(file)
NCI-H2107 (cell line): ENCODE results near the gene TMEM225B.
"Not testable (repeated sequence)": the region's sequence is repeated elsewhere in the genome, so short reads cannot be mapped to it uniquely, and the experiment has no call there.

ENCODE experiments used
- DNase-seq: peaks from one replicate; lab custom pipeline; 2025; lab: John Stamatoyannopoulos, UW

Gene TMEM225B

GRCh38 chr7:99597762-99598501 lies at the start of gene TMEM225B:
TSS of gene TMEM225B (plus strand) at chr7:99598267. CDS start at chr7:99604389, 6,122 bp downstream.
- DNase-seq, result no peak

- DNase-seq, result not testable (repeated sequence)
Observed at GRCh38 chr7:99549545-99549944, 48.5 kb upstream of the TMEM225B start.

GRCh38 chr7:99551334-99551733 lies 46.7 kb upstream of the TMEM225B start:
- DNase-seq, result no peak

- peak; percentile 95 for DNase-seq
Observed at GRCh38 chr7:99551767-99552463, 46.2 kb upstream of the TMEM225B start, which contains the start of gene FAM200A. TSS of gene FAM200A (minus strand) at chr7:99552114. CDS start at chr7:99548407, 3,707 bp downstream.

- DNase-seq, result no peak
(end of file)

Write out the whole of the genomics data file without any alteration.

NCI-H2107 (cell line): ENCODE results near the gene TMEM225B.
"Not testable (repeated sequence)": the region's sequence is repeated elsewhere in the genome, so short reads cannot be mapped to it uniquely, and the experiment has no call there.

ENCODE experiments used
- DNase-seq: peaks from one replicate; lab custom pipeline; 2025; lab: John Stamatoyannopoulos, UW

Gene TMEM225B

GRCh38 chr7:99597762-99598501 lies at the start of gene TMEM225B:
TSS of gene TMEM225B (plus strand) at chr7:99598267. CDS start at chr7:99604389, 6,122 bp downstream.
- DNase-seq, result no peak

- DNase-seq, result not testable (repeated sequence)
Observed at GRCh38 chr7:99549545-99549944, 48.5 kb upstream of the TMEM225B start.

GRCh38 chr7:99551334-99551733 lies 46.7 kb upstream of the TMEM225B start:
- DNase-seq, result no peak

- peak; percentile 95 for DNase-seq
Observed at GRCh38 chr7:99551767-99552463, 46.2 kb upstream of the TMEM225B start, which contains the start of gene FAM200A. TSS of gene FAM200A (minus strand) at chr7:99552114. CDS start at chr7:99548407, 3,707 bp downstream.

- DNase-seq, result no peak